This blog represents most of the newspaper columns (appearing in various Colorado Community Newspapers and Yourhub.com) written by me, James LaRue, during the time in which I was the director of the Douglas County Libraries in Douglas County, Colorado. (Some columns are missing, due to my own filing errors.) This blog covers the time period from April 11, 1990 to January 12, 2012.

Unless I say so, the views expressed here are mine and mine alone. They may be quoted elsewhere, so long as you give attribution. The dates are (at least according my records) the dates of publication in one of the above print newspapers.

The blog archive (web view) is in chronological order. The display of entries, below, seems to be in reverse order, new to old.

All of the mistakes are of course my own responsibility.

Thursday, December 13, 2007

December 13, 2007 - are animals intelligent?

I've been doing a lot of reading lately about the human brain -- which is finally starting to surrender its secrets to the determined inquiry of researchers.

Along the way, I got distracted: what makes humans unique? That is, how are we different from any other animal?

Animals, it turns out, exhibit most of the characteristics of intelligence.

Humans talk! you say. Well, so do many other animals. Parrots have the remarkable ability to mimic almost any sound -- from human speech to the ringing of a telephone. Bush monkeys have been observed to have a "vocabulary" that is very specific as to the type of danger: one distinct call for leopard, another for snake, another for fire.

Back in 2004, the Washington Post ran an article on a border collie named Rico, who demonstrated not only the ability to understand some 200 words, but could even do something "scientists thought only humans could do: figure out by the process of elimination that a sound he has never heard before must be the name of a toy he has never seen before."

Humans sing! Some species of birds not only can learn new songs, but have been observed to teach them to others of their kind. Coyotes sing. Whales sing.

Humans build things! And so do bees, ants, birds, and many others.

But humans use tools! Sea otters, raccoons, and others, have been observed to use tools, too: sticks to reach things, rocks to break open shells, and so on.

Humans produce art! There are elephants and gorillas who paint. But one might argue that that's just human contamination. On the other hand, we know that many other kinds of creatures do things like build nests -- with artistic flourishes, even -- the better to attract the attention of a female.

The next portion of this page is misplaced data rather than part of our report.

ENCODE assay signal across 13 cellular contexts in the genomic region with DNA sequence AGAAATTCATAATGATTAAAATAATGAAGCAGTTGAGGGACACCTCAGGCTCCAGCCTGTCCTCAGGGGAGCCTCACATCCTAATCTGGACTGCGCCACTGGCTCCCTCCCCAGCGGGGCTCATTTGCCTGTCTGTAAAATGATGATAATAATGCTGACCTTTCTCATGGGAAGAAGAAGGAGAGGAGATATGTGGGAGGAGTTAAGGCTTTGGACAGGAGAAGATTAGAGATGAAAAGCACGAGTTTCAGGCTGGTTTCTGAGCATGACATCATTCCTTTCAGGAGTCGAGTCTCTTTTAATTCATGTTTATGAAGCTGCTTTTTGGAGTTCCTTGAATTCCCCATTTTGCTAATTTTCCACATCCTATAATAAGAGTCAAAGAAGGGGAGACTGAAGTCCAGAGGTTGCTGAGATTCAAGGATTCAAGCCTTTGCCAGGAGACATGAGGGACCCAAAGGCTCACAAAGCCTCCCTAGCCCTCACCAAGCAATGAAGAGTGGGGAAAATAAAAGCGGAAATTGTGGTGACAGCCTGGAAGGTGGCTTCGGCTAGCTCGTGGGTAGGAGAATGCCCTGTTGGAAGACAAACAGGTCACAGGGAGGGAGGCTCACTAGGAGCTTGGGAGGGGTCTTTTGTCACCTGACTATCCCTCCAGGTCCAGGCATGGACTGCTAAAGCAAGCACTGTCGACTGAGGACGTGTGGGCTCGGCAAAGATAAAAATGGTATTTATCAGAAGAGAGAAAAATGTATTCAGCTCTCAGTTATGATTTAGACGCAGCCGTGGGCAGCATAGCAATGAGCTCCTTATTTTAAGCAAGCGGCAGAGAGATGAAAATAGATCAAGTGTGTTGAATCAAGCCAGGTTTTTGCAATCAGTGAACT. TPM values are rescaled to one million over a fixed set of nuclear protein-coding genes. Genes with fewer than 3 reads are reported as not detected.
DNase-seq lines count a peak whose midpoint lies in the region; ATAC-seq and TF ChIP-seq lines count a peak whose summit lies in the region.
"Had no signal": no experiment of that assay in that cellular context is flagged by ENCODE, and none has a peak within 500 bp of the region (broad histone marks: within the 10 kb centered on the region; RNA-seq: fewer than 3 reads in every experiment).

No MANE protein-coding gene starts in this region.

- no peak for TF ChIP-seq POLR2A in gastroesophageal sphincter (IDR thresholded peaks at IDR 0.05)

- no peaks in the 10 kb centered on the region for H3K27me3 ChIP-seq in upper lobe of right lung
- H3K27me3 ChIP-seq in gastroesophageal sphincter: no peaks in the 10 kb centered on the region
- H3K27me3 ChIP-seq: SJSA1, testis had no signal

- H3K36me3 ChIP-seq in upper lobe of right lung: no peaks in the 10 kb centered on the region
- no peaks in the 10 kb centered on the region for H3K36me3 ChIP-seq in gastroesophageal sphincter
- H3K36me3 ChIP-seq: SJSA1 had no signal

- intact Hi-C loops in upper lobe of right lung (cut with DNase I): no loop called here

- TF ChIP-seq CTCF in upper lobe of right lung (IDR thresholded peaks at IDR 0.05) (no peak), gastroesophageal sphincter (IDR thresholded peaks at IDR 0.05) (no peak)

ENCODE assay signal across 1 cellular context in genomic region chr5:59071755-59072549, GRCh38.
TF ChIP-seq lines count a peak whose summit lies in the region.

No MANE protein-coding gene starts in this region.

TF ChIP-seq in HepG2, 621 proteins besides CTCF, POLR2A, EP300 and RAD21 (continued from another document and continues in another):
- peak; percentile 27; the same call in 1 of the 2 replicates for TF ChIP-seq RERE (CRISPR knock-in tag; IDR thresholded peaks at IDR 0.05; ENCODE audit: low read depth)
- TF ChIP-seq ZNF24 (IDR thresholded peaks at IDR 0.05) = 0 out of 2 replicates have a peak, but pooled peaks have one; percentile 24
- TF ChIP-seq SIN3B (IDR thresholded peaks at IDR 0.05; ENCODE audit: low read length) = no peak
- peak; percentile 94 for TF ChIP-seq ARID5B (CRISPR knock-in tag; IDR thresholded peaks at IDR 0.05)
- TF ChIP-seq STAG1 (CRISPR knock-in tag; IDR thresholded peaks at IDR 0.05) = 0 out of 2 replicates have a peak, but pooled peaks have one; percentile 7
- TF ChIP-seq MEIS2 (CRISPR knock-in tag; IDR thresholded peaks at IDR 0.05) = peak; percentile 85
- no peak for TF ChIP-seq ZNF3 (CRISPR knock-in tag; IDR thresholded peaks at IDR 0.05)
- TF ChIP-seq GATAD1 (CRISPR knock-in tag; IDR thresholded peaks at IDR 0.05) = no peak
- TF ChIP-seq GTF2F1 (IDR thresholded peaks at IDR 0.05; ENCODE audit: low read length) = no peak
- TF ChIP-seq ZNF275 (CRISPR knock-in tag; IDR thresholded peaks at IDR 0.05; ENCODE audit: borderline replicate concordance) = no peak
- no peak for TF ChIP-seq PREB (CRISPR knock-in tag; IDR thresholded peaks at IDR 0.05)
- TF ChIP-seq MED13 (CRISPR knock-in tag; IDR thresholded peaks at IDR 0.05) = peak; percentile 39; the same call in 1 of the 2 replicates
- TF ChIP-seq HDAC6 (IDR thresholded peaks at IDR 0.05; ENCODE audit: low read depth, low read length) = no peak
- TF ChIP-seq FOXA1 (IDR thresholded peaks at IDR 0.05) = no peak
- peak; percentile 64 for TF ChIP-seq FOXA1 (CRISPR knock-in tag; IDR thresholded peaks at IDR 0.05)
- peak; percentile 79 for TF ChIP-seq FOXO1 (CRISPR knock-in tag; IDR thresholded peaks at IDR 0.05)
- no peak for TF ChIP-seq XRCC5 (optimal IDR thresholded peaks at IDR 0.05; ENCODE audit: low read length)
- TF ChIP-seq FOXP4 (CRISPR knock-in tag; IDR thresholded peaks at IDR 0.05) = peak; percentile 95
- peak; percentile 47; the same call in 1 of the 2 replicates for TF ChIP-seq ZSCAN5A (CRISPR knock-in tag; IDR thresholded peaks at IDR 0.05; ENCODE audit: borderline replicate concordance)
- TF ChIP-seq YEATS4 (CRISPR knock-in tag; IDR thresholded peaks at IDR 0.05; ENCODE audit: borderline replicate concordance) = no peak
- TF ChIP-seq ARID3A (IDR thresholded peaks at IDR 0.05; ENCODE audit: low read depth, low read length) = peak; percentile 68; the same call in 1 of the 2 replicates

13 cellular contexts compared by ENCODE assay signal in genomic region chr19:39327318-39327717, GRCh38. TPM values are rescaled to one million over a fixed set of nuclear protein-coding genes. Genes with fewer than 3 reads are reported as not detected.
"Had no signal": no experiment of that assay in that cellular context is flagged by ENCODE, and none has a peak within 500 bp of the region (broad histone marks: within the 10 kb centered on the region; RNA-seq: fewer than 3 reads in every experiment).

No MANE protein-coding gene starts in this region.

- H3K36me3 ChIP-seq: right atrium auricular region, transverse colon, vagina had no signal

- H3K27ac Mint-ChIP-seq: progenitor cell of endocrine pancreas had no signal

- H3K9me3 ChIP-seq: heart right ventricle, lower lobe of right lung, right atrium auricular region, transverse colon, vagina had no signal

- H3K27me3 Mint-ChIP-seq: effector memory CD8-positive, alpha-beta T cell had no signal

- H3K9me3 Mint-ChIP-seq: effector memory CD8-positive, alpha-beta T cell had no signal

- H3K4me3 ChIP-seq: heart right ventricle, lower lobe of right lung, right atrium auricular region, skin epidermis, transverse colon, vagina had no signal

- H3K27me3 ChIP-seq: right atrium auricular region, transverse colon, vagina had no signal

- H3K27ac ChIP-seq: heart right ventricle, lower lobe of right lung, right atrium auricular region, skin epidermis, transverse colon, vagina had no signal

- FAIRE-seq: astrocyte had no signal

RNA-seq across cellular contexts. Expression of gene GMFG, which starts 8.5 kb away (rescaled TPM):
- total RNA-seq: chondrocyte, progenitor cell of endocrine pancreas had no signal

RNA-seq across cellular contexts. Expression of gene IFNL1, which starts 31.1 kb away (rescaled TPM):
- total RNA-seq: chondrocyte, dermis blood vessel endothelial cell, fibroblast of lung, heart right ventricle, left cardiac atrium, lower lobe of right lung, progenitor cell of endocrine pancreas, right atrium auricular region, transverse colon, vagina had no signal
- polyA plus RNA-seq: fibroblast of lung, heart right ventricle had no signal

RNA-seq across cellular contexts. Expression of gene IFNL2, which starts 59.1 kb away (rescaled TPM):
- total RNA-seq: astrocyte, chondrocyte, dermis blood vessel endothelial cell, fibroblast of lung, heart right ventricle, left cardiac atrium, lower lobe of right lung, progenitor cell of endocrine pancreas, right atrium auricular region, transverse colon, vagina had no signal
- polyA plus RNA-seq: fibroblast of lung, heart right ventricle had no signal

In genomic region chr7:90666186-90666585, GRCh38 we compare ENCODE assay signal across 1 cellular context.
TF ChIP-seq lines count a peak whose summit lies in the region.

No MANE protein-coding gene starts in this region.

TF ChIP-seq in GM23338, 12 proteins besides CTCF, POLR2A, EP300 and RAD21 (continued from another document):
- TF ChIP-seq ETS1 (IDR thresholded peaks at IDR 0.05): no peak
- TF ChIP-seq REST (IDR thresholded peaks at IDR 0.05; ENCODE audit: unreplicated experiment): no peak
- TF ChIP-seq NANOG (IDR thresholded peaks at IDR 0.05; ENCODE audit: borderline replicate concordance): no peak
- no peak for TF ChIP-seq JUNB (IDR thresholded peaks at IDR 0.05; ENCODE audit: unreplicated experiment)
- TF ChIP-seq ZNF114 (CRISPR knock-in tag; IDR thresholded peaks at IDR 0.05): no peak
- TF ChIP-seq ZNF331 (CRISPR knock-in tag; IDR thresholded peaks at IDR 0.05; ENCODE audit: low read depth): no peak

Humans have fashions! Pigs like to roll in the mud. That's not fashion, you say? How do you know?

Humans have rituals! OK, riddle me this: why do dogs circle before they lie down?

Humans have politics! In many herds, animals bray, strut, challenge, and attack -- while others bray back, court, groom, seek approval, and submit. It's behavior virtually indistinguishable from a national party convention.

Humans are foolishly destructive! But many species have been observed to breed, multiply, and consume all available resources to the point of their own extinction. And as anyone who ever let the black ant farm loose on the red ant farm knows, animals wage war, too.

Humans have WRITTEN language! As a librarian, this one had some appeal to me. But then I got to thinking. Have you ever seen a dog or cat "mark" territory? What is that if not written language? The message is much like that of many books: "I was here. Everything around here is mine." Granted, it fades, and it is "read" with your nose, but a lot of books fade away, too.

I am slowly reaching the conclusion that we may not be so special after all. Instead, our differences are more of degree than of kind. We are part of a continuum of intelligence in the great evolutionary line.

So the next time you have a conversation with your pet, show some respect. They're smarter than you thought they were. We don't know how smart they think you are.

LaRue's Views are his own.

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